» Tuesday, May 24, 2005

Cabinet Committees

The Prime Minister’s Official Spokesman (PMOS) announced the new configuration for Cabinet Committees. The reason for the new structure was to, on one hand, better reflect the Government’s manifesto commitments, and on the other hand, reflect the Prime Minister’s experience in the first two terms, particularly in dealing with cross-cutting, cross-departmental issues. That meant that the system would be giving a more central role to Cabinet Committees in Government. There would be a reduction in the number of committees from 61 to 44. We had 25 new committees. Some of these were merging existing committees, for example an amalgamation of the separate committees on crime reduction, drugs policy and organised crime into the Committee on Serious and Organised Crime and Drugs. That clearly reflected the Prime Minister’s view of the linkages in dealing with these serious issues. Also there was the establishment of new committees, such as the Anti-Social Behaviour Committee which would address, amongst other things, the "Respect" agenda. This would bring together and reflect on the different departmental responsibilities of, for instance, the Home Office using ASBO’s, working with the police and the drinks industry; the ODPM’s responsibility for strengthening communities, dealing with problems such as graffiti and sink estates; education, working with schools and with parents and looking at discipline; health, making sure that staff were treated with respect and not subject to abuse. In the new committee structure, the Prime Minister would chair 15 committees, the DPM would chair 5 and deputise on 7, the Chancellor would chair 2 and deputise on 3 and the Foreign Secretary would chair 4 and deputise on 2.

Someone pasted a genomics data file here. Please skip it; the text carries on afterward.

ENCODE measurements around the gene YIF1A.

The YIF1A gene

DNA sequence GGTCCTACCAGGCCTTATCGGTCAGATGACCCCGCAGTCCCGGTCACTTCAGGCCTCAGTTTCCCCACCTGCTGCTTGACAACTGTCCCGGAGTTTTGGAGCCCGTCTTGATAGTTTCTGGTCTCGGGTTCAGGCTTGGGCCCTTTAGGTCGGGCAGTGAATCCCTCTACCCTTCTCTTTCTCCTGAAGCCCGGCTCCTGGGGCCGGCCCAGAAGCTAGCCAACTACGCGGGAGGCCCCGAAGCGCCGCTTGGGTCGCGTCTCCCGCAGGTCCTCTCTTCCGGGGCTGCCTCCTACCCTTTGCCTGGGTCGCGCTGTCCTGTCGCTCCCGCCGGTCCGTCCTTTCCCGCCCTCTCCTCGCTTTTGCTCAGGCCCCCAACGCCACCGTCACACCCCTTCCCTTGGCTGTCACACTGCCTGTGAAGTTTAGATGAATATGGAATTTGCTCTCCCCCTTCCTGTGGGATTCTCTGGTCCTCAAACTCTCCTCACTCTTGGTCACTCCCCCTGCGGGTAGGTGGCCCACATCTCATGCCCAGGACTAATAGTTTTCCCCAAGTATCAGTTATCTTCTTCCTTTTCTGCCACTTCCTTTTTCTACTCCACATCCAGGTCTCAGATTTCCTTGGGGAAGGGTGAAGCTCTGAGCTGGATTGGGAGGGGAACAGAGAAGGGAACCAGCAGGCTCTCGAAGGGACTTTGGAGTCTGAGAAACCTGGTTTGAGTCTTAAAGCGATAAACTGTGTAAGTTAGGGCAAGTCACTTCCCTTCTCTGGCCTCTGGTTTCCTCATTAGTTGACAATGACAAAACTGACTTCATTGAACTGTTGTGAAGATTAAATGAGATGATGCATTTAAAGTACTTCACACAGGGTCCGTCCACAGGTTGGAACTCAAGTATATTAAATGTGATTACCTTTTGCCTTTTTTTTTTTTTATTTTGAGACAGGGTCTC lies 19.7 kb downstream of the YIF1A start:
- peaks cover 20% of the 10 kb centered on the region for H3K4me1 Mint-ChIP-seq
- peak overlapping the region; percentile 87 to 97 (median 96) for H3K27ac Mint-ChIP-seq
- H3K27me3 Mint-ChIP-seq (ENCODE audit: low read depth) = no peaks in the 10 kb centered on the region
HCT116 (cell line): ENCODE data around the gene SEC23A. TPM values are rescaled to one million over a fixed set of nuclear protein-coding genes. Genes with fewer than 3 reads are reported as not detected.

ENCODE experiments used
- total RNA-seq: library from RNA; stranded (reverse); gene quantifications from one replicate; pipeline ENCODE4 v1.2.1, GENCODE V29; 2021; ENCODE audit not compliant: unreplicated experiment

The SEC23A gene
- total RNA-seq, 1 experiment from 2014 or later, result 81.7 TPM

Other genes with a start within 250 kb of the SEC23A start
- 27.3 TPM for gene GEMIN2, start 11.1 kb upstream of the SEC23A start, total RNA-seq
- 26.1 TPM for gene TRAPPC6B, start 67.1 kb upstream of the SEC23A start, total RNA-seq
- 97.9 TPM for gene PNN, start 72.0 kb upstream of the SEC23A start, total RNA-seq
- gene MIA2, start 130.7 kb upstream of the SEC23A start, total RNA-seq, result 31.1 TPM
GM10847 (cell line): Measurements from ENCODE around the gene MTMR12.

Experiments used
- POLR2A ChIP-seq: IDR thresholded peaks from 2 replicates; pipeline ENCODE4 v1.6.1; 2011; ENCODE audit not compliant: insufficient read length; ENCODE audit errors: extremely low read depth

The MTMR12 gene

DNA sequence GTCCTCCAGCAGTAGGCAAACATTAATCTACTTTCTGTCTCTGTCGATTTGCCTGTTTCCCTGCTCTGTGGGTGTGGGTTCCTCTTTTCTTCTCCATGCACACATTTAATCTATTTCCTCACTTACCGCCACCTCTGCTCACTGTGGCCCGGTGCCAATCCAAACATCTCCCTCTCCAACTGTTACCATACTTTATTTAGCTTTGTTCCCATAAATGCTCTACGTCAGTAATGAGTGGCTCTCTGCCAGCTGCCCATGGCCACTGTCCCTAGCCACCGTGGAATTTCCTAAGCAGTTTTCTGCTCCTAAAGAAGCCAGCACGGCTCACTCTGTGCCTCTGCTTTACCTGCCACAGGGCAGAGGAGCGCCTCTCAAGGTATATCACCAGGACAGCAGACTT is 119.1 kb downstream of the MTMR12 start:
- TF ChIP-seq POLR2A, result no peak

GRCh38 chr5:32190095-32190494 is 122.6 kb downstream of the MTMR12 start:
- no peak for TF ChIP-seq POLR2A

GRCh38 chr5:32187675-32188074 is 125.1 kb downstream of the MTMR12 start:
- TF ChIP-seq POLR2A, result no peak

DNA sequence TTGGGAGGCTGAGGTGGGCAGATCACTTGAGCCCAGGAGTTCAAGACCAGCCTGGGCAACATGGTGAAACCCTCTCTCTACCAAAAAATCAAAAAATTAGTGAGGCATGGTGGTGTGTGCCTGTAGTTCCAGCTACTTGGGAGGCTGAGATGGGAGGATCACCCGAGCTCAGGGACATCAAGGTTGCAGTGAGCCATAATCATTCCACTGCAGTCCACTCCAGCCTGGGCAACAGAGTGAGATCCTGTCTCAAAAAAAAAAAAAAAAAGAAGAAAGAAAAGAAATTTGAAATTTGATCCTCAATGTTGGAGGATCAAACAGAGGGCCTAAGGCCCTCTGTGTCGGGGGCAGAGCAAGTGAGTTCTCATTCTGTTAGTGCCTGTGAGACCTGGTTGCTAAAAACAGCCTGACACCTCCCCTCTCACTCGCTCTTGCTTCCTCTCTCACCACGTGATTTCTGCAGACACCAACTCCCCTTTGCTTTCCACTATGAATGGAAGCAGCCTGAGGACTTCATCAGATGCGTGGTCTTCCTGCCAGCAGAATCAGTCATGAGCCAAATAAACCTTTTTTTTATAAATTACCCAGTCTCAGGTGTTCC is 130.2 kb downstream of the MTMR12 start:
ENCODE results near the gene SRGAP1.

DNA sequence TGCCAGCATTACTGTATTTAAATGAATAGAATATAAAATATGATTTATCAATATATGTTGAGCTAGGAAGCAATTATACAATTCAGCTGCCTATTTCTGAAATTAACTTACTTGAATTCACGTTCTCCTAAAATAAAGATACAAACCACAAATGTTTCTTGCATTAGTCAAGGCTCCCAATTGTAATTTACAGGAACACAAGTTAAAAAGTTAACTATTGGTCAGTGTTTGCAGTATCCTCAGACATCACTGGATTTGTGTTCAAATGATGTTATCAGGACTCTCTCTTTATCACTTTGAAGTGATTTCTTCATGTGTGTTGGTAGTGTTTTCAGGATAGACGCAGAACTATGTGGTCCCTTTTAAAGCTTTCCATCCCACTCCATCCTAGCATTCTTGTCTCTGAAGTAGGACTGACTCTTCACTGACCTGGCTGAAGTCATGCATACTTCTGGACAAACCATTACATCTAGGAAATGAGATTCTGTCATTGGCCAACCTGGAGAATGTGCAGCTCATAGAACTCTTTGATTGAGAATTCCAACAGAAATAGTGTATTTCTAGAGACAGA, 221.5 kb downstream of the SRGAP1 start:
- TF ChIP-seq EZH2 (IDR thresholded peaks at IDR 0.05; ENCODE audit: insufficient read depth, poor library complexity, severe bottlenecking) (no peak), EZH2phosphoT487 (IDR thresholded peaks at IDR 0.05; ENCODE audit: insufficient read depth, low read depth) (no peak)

Put to him that this looked like a significant reduction in the Deputy Prime Minister’s workload, the PMOS said no. The DPM currently chaired 6 committees, he was going to chair 5 and deputise on 7. Furthermore he would be deputising for the Prime Minister on a lot of very significant committees. He remained a very important figure in terms of the committee structure.

Asked if this re-organisation was a recognition that the "sofa-style" of committees hadn’t been effective, the PMOS said that what it was was a recognition of three things. Firstly that Government was a collective exercise, and we needed to harness the collective responsibilities that different ministers had as well as their collective experience and bring them together. Secondly there needed to be a system which allowed cross-departmental issues to be dealt with in a way which drew the strings together. Thirdly we needed to give a more central role to committees, as a more effective way of bringing the machine together. All of those came together under the single aim of reflecting the manifesto commitments of the Government and finding the most effective way of delivering them. Put to him that this was simply going back to system which the Prime Minister had originally dismantled, the PMOS said that he wouldn’t get into the commentary of the issue, but he would say that this reflected the Prime Minister’s experience of Government in terms of what was the most effective way of actually delivering on the domestic agenda. An obvious example was the street crime initiative where the Prime Minister had in effect chaired an ad hoc committee which brought together the ministers and officials and all those responsible for the different aspects of street crime, leading to a real reduction in street crime. That was the template on which a lot of this was modelled.